One of the mysteries of the English language finally explained.
A marine fish of the jack family ("Carangidae"), whose members typically have a sloping forehead and two dorsal fins.
- ‘The outer shelf assemblage was primarily composed of oceanic pelagic taxa, such as carangids and scombrids, and mesopelagic taxa.’
- ‘Eagle rays, manta rays, sharks, barracudas and carangids can easily be seen in the blue.’
- ‘Among these fishes the carangids and the ribbon fishes could be effectively utilised for surimi production in our country.’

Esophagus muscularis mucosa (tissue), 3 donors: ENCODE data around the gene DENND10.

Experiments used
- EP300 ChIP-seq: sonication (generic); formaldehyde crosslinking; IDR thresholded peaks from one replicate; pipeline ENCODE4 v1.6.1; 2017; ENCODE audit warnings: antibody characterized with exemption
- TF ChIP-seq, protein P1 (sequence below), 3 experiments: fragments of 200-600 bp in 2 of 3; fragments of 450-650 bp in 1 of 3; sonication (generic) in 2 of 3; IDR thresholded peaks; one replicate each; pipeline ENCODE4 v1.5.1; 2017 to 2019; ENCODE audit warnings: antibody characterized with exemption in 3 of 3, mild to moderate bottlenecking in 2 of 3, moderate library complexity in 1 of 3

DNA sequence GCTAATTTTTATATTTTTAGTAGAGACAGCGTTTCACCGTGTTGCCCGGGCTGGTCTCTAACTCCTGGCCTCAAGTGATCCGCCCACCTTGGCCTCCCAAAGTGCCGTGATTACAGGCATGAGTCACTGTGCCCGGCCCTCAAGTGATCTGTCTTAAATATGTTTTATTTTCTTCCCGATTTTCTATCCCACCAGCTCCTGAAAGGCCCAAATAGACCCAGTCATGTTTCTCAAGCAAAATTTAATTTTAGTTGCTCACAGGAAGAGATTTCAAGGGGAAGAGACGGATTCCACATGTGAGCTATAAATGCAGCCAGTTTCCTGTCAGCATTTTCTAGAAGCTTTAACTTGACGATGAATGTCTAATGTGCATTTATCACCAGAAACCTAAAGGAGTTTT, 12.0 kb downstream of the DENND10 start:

- ‘Some of the common groups include acanthurids, balistids, carangids, hemiramphids, lethrinids, lutjanids, mullids and siganids.’
- ‘Barracudas, carangids, tuna, groupers, large napoleon fish, hunchback parrot fish, turtles, sea snakes, reef sharks, eagle rays, mobulas, all are frequent encounters in the cruises in this area.’
Late 19th century: from modern Latin Carangidae (plural), from the genus name Caranx.
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